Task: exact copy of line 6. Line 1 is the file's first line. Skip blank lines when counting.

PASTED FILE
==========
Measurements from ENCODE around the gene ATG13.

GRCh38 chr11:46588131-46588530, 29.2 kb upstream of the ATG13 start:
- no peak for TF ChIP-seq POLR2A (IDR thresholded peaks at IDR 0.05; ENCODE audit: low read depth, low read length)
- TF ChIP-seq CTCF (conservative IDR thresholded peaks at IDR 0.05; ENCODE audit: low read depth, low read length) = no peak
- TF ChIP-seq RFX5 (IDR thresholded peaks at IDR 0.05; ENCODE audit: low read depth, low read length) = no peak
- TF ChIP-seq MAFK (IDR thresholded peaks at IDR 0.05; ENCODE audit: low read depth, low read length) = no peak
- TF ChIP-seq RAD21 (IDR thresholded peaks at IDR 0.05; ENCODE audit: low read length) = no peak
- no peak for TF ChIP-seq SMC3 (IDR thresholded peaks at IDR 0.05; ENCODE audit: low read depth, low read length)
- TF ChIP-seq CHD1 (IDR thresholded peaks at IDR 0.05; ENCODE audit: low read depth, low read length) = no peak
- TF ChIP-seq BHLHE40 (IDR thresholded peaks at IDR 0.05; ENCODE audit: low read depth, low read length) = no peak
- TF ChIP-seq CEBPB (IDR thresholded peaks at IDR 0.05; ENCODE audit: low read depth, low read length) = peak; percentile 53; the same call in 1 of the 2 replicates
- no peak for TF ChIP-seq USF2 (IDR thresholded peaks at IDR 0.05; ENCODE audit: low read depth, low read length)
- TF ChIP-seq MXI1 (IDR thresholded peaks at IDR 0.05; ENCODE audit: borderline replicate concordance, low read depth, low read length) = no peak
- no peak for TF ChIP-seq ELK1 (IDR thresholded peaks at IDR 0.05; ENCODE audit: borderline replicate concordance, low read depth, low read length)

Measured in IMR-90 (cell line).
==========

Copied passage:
- TF ChIP-seq MAFK (IDR thresholded peaks at IDR 0.05; ENCODE audit: low read depth, low read length) = no peak